Ford City: Working the Line is a film installation documenting the assembly line process at the Ford Motor Company's Windsor plant in 1938. Researched and produced by independent curator, Rosemary Donegan, it was a central element in the 1994 multi-media exhibition at the Art Gallery of Windsor, at the Devonshire Mall, entitled Ford City/Windsor. It was assembled from archival footage from the 1938 film The Song the Map Sings, produced by Director Gordon Sparlind and Cinematographer Alfred Jacquemin. The film was originally commissioned by Ford Motor Company as an educational and promotional vehicle to illustrate the wonders of mechanical assembly line production and the scale of Ford operations in Canada.
Today, much of this work has been taken over by automated robots and, as such, the installation documents a time when assembly line production was more mechanical and required significantly more physical labour than in present times. On sourcing the 1938 film a half century later, Donegan utilized the original imagery, while re-constructing the sound track. The work is shown here as a two-channel, simultaneous-image installation to create an immersive experience of the scale, sound and intensity of the assembly line work experience.
Donegan's 1994 Ford City/Windsor project was a continuation of her engagement with larger themes of reconstructing social, labour and community histories and their relationships to modernity, industrialization and urban culture in Canada. Donegan is currently an Associate Professor at OCAD University in Toronto, where she has been teaching since 1991, and has served as the Graduate Director of the Criticism & Curatorial Practice MFA program, and held various administrative positions in the Faculty of Liberal Studies and Faculty of Art. In exhibitions, such as Industrial Images/Images Industrielles; Work, Weather and the Grid; and Ford City: Windsor, Donegan strives to use the range of archival imagery and the form of the installation to evoke the layering and complexity, and often contradictory nature, of modernism, industrialization and urban life.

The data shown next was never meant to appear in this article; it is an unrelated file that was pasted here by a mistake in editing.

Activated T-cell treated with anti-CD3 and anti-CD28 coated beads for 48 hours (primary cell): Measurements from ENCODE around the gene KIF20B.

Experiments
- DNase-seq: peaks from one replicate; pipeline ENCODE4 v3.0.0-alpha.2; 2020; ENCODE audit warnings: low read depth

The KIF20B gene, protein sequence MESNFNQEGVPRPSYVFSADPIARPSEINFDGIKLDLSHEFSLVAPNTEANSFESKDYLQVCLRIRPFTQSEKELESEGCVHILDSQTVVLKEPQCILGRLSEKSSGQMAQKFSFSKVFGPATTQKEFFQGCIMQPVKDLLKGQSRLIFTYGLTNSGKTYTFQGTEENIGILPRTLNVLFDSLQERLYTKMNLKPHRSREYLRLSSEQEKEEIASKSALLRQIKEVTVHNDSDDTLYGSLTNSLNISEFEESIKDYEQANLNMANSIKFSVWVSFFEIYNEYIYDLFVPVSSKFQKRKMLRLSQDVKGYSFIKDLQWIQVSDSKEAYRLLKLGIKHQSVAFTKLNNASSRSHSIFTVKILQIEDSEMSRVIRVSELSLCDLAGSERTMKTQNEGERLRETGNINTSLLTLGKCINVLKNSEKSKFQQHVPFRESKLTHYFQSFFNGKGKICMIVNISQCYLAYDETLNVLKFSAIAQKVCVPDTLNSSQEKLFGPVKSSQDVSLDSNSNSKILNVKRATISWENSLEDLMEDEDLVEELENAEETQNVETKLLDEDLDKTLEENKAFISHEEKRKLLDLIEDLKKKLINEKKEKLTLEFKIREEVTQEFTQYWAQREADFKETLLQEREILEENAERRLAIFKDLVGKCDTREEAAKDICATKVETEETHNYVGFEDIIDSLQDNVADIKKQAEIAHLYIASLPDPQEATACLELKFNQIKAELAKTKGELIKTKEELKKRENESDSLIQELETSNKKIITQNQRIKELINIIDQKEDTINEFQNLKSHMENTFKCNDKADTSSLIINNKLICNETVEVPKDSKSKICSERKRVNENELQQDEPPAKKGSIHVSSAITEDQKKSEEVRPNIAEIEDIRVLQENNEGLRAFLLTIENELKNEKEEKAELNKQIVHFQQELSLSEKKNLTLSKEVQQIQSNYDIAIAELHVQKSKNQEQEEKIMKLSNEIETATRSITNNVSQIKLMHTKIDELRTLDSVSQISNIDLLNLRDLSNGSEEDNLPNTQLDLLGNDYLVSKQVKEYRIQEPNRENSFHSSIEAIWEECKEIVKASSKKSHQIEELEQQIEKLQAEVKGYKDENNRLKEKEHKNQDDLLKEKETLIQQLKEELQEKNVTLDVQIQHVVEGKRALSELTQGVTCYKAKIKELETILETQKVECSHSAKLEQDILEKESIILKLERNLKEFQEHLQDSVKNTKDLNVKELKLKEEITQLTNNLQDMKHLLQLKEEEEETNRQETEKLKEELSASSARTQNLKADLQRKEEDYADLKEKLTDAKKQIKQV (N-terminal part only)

The 1994 exhibition, Ford City: Windsor included the entire series of photographs that Yousuf Karsh was commissioned to produce by the Ford Motor Company in 1951. These Karsh photographs are a recent gift to the AGW from Ford Motor Company. It is timely that Donegan's response to the Sparlind-Jacquemin production and the Karsh photographs from his 1951 Ford Company commission are shown concurrently as it was in the 1994 exhibition, where the two bodies of work were first brought together. It is also relevant that, that these two exhibitions are shown concurrently with Border Cultures: Part Two (work, labour). As we observe the permeable Windsor-Detroit border, in relation to the historical crossing back and forth of the Ford Motor Company and the strong labour movements on both sides of the border, we can examine histories and views on work and labour over eight decades. This installation moves from the 1930s, as illustrated through the assembly line project, to the 1950s, as revealed by Karsh's dramatic portraits of Ford auto workers, to the current exhibition which focuses on the present reality of Windsor/Detroit.
Co-curated by Catharine Mastin and Rosemary Donegan